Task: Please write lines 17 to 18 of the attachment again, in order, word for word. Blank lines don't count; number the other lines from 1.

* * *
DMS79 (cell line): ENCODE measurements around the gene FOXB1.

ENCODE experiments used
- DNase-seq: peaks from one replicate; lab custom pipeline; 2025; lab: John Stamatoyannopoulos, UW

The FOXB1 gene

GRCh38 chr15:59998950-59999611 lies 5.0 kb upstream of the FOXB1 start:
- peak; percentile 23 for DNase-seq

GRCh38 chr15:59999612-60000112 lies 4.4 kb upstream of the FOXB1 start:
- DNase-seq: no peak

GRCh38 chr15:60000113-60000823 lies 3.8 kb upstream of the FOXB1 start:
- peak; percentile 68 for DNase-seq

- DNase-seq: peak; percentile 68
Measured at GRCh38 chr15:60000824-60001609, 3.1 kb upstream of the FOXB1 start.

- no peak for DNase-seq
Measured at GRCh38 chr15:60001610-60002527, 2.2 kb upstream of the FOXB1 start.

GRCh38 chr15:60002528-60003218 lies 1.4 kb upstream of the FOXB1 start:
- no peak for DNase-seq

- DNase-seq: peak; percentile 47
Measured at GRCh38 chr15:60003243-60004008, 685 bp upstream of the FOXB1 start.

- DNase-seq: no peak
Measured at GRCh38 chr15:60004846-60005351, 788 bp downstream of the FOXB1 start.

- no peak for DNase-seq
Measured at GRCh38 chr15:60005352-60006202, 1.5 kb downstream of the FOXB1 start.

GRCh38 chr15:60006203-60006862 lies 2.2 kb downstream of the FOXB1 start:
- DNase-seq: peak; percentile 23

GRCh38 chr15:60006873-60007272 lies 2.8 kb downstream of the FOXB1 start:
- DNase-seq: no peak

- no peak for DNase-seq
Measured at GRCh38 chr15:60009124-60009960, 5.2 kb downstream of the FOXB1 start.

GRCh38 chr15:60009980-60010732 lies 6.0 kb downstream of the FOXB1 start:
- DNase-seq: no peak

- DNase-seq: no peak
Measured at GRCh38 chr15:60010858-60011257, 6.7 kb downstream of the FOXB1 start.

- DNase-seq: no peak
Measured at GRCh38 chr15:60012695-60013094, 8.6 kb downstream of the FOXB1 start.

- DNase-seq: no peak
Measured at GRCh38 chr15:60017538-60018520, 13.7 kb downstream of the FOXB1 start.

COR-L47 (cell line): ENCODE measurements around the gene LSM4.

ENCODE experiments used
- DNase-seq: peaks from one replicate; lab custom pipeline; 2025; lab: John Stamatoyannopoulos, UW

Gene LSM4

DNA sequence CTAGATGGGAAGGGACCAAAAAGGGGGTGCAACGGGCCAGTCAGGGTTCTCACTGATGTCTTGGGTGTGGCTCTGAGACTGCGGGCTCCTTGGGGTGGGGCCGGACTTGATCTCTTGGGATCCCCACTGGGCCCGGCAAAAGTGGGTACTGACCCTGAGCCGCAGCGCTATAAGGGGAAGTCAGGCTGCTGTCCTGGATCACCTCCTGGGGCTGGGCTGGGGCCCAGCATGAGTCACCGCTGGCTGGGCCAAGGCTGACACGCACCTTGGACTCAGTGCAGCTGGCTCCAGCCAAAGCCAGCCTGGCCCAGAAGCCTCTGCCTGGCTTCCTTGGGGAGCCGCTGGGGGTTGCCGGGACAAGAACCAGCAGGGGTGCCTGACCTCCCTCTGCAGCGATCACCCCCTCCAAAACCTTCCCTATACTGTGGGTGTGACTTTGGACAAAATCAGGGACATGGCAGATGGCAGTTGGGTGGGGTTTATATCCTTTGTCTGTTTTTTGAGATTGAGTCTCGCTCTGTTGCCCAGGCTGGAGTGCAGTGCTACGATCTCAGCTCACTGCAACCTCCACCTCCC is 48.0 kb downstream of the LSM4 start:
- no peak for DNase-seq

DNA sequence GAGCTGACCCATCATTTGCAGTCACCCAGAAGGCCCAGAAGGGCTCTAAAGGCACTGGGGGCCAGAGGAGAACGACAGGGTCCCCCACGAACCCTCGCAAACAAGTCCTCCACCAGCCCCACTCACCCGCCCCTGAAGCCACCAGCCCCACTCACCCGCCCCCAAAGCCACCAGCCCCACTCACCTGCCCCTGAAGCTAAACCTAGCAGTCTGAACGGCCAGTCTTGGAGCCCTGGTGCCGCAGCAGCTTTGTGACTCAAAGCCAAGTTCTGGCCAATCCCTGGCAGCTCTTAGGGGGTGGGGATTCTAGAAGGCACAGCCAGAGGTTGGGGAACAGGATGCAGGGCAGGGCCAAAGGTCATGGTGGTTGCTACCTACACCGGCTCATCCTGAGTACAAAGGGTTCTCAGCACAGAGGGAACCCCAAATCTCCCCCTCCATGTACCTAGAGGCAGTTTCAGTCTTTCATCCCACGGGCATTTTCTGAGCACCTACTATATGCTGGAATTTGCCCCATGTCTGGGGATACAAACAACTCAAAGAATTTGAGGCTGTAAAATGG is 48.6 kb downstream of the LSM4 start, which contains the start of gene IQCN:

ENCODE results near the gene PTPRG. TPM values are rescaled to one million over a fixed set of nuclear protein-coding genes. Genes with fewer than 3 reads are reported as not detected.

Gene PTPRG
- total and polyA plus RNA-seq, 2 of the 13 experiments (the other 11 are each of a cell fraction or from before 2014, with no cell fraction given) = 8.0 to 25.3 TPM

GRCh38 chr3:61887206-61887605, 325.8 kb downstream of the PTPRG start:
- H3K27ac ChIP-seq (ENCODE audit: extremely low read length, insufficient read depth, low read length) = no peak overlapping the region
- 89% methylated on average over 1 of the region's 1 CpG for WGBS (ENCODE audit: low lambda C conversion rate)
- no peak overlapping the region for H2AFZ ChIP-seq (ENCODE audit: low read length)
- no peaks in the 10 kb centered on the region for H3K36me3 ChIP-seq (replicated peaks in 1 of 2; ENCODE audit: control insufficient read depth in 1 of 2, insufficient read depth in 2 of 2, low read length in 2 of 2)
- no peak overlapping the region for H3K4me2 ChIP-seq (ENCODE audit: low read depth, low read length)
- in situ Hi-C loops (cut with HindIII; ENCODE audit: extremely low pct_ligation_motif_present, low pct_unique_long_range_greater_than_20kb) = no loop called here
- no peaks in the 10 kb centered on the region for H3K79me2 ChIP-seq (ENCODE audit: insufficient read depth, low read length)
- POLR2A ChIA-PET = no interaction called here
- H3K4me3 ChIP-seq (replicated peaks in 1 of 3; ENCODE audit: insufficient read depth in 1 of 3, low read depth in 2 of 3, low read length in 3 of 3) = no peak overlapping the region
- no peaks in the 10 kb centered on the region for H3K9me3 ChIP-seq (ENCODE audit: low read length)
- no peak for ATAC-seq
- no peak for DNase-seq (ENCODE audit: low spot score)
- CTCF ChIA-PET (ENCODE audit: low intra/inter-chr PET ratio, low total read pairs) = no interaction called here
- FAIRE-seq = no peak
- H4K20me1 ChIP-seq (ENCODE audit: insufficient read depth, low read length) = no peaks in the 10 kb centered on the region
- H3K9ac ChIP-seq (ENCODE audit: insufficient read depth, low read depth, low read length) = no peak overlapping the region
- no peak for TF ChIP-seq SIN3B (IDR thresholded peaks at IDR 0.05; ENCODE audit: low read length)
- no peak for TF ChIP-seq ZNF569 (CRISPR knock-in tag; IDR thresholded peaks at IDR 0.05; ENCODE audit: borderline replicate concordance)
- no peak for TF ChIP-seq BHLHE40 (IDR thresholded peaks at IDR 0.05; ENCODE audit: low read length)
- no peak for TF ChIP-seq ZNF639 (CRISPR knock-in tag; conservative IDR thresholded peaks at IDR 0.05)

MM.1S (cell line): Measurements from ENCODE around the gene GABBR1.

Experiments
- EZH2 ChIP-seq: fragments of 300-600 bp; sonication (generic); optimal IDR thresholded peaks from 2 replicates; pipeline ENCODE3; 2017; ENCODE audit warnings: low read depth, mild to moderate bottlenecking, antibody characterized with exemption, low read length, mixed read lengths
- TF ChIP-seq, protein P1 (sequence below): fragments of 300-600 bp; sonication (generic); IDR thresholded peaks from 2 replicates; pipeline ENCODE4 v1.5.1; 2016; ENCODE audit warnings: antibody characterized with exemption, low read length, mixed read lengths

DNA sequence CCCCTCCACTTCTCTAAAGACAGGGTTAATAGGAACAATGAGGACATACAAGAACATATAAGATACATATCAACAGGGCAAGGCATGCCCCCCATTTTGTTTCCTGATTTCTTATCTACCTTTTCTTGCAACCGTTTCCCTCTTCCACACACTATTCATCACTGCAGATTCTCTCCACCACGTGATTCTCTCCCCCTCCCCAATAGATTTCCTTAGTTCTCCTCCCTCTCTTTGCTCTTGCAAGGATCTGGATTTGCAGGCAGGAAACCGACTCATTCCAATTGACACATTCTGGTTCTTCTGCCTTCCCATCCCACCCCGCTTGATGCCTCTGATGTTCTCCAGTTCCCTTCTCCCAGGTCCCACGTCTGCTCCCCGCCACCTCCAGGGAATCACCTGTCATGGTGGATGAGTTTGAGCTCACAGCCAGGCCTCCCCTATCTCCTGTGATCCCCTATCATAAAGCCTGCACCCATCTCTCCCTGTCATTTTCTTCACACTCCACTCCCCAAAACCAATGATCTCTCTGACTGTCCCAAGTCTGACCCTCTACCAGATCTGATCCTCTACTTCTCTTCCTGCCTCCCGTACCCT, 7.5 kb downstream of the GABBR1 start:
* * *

- DNase-seq: peak; percentile 47
Measured at GRCh38 chr15:60003243-60004008, 685 bp upstream of the FOXB1 start.